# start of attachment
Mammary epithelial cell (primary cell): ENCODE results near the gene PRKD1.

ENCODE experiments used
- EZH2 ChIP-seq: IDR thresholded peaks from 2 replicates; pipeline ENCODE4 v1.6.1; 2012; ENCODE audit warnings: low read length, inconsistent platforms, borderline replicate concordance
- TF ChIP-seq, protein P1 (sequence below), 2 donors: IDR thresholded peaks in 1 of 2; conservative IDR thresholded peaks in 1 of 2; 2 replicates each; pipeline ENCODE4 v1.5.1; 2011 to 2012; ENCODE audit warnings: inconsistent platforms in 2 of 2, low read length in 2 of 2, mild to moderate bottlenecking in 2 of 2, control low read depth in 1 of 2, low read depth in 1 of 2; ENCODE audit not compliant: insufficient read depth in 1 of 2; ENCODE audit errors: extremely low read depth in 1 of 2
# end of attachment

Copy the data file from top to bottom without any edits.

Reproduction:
Mammary epithelial cell (primary cell): ENCODE results near the gene PRKD1.

ENCODE experiments used
- EZH2 ChIP-seq: IDR thresholded peaks from 2 replicates; pipeline ENCODE4 v1.6.1; 2012; ENCODE audit warnings: low read length, inconsistent platforms, borderline replicate concordance
- TF ChIP-seq, protein P1 (sequence below), 2 donors: IDR thresholded peaks in 1 of 2; conservative IDR thresholded peaks in 1 of 2; 2 replicates each; pipeline ENCODE4 v1.5.1; 2011 to 2012; ENCODE audit warnings: inconsistent platforms in 2 of 2, low read length in 2 of 2, mild to moderate bottlenecking in 2 of 2, control low read depth in 1 of 2, low read depth in 1 of 2; ENCODE audit not compliant: insufficient read depth in 1 of 2; ENCODE audit errors: extremely low read depth in 1 of 2